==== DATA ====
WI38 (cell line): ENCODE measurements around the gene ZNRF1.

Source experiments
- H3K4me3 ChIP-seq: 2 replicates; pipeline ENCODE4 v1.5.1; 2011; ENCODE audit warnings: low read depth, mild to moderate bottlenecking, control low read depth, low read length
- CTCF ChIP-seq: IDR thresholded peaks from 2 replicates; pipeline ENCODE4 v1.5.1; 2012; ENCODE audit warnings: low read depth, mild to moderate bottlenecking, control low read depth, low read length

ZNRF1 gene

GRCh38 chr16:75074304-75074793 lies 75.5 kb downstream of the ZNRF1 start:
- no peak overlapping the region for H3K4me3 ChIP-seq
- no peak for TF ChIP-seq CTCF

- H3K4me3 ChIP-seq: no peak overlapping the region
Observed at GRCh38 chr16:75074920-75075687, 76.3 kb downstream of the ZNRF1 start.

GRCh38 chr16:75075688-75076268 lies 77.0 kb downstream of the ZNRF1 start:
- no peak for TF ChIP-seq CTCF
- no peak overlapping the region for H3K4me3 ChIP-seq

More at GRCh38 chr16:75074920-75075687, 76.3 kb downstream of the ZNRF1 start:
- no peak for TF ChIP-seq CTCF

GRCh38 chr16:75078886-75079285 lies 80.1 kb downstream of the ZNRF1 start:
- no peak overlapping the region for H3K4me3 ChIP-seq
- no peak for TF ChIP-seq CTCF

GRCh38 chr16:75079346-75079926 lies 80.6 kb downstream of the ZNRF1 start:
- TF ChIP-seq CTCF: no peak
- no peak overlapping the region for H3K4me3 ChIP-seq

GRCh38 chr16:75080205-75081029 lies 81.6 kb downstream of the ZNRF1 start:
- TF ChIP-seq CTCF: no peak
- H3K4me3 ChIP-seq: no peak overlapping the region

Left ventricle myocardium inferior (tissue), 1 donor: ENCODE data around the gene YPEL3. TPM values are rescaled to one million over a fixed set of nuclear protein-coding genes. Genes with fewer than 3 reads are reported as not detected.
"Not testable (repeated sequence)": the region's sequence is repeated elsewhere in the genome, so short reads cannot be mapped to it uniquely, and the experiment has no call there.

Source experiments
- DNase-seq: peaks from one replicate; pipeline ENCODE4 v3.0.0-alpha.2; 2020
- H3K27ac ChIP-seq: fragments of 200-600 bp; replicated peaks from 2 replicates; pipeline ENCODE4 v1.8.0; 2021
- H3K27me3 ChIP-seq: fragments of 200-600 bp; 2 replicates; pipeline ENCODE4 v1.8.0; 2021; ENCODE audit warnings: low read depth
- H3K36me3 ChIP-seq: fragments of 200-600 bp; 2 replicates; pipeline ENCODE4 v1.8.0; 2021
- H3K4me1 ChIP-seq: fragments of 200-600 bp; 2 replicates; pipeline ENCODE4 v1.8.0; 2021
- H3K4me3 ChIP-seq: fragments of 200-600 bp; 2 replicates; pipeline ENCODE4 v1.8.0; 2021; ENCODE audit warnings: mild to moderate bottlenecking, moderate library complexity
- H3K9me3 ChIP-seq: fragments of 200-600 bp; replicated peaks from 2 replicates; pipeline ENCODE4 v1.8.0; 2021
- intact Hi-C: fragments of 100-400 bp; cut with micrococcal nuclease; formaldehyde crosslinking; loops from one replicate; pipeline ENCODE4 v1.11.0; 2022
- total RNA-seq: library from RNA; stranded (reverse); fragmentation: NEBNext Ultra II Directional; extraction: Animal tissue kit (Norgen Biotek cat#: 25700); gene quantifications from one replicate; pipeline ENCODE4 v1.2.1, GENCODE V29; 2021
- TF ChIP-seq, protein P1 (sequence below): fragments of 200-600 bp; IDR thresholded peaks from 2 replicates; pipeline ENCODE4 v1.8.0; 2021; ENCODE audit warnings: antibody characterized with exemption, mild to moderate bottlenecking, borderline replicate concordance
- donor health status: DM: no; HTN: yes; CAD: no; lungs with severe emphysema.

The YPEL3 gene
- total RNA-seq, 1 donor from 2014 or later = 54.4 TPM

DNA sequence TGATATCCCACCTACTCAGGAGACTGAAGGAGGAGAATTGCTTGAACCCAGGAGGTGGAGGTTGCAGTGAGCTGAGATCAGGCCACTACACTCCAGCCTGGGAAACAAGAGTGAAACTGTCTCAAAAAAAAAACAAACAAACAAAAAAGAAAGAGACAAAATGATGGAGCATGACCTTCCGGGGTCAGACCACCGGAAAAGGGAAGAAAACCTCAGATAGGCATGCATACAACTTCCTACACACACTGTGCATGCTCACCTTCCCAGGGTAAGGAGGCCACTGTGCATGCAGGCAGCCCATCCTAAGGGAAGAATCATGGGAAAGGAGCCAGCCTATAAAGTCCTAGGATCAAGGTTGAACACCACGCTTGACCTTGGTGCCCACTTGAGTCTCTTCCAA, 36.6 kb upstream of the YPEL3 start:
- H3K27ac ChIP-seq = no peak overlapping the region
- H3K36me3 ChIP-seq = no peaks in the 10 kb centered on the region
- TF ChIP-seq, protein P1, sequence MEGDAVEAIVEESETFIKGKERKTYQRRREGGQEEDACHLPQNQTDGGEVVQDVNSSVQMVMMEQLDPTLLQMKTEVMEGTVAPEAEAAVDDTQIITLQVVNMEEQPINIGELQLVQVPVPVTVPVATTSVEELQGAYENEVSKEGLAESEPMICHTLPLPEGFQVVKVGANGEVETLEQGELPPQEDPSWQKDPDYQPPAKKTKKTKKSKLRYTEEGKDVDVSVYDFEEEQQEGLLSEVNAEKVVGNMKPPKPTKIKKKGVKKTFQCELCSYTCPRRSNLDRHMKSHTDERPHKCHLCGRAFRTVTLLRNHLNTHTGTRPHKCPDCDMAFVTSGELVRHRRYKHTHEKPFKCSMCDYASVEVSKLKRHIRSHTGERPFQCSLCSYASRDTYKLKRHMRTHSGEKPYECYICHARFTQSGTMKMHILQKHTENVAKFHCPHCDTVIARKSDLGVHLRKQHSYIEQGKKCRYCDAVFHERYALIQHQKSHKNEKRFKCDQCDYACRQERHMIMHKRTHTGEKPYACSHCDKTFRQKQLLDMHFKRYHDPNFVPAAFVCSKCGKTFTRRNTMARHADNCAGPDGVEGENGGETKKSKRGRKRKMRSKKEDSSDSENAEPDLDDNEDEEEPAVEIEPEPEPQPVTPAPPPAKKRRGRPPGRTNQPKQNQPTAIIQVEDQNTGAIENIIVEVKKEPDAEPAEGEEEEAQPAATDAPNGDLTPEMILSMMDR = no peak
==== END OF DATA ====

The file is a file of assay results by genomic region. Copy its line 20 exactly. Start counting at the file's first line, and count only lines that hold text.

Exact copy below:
- TF ChIP-seq CTCF: no peak